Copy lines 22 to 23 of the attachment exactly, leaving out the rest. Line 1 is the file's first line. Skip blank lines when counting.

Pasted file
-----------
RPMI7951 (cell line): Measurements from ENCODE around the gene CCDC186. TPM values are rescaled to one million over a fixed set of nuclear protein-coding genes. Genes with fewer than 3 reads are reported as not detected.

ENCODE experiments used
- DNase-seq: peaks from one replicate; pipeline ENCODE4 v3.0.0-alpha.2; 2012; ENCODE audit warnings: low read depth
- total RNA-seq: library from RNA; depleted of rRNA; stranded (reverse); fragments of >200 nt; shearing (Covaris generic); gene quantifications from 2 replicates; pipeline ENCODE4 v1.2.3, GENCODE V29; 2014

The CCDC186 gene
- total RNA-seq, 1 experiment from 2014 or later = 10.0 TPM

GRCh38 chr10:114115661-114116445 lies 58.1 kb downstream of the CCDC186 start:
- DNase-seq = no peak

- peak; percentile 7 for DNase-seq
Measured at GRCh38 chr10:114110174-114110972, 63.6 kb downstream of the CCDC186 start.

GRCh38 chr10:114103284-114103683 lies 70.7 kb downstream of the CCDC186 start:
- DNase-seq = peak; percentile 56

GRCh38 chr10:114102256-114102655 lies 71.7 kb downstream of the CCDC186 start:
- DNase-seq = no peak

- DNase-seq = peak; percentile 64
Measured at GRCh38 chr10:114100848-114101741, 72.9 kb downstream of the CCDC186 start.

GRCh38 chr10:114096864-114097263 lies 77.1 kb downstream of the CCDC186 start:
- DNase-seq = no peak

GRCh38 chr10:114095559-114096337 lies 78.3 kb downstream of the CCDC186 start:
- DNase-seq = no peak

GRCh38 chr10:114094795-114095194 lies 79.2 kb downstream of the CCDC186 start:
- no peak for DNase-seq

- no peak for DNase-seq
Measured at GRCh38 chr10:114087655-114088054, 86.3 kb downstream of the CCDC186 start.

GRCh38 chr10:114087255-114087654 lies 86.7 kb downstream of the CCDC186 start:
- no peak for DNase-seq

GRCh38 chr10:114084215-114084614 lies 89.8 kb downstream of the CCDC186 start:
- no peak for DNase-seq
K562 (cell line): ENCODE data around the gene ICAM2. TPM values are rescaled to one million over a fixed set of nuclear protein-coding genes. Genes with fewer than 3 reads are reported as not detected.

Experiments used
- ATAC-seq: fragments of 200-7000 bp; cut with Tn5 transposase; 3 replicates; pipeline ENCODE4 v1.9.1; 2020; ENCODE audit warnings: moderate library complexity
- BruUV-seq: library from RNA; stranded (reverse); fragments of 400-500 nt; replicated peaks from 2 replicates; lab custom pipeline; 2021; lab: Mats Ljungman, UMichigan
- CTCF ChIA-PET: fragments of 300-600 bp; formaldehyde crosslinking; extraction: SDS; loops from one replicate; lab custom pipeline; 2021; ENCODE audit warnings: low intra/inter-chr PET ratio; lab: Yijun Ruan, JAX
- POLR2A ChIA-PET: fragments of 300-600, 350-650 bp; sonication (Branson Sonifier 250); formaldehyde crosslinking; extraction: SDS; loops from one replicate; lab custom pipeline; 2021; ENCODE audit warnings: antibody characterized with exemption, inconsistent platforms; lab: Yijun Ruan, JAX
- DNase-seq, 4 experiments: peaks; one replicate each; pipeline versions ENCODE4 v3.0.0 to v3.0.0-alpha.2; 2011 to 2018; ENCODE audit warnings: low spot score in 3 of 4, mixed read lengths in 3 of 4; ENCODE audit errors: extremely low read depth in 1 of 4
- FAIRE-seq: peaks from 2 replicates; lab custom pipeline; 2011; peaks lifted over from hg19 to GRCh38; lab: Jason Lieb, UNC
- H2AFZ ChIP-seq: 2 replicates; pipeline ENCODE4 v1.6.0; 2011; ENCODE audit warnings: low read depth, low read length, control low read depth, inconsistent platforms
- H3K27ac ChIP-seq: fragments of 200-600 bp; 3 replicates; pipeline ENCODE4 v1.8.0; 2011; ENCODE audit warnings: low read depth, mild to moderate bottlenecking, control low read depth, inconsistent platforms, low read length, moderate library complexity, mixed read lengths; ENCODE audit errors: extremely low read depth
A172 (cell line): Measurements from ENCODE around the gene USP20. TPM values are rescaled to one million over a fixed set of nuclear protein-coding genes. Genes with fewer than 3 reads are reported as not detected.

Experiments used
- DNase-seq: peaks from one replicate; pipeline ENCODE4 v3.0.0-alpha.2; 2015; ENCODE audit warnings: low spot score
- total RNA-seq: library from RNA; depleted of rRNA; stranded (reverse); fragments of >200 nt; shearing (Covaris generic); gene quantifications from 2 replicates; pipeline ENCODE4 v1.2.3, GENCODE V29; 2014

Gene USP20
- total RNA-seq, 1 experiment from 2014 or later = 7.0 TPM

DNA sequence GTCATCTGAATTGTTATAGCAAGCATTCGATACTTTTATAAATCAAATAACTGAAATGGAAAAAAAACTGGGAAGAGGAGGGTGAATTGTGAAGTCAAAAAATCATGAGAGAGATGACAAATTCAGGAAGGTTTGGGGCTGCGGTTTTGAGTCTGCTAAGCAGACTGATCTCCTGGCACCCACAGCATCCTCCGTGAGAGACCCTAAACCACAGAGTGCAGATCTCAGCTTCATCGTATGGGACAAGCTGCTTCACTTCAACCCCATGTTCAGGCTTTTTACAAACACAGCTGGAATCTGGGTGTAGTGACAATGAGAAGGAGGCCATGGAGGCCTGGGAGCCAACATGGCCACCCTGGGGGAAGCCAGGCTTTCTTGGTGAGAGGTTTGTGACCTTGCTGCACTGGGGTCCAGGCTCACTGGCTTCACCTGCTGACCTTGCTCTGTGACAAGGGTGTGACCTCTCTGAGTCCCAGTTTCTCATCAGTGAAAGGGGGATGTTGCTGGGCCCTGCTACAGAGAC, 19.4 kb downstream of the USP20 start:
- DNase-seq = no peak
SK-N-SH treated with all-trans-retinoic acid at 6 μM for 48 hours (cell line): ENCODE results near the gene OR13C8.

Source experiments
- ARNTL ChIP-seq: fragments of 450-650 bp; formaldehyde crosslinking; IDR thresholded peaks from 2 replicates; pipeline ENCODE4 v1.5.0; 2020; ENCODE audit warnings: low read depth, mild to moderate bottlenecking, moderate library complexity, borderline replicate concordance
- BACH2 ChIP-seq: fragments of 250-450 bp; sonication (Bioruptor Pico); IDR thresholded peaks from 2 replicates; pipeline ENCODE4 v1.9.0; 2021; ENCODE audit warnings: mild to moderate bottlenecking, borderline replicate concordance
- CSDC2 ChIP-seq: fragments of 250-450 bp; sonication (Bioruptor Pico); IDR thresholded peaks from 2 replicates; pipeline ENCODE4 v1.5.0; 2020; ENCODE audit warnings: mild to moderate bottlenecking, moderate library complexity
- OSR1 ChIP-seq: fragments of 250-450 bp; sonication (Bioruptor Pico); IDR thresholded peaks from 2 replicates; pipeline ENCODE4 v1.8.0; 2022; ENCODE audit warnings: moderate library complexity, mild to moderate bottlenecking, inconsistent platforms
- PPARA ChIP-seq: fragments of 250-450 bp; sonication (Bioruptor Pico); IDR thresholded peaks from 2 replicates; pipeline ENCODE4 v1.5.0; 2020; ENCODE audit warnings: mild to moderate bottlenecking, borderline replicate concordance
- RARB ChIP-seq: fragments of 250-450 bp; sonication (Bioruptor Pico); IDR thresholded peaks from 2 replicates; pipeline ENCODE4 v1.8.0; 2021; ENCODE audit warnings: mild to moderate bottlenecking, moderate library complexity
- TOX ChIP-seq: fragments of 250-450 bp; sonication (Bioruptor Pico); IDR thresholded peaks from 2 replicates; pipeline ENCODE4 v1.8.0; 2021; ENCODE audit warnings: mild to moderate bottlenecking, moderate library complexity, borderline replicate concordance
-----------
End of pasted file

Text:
- no peak for DNase-seq

- no peak for DNase-seq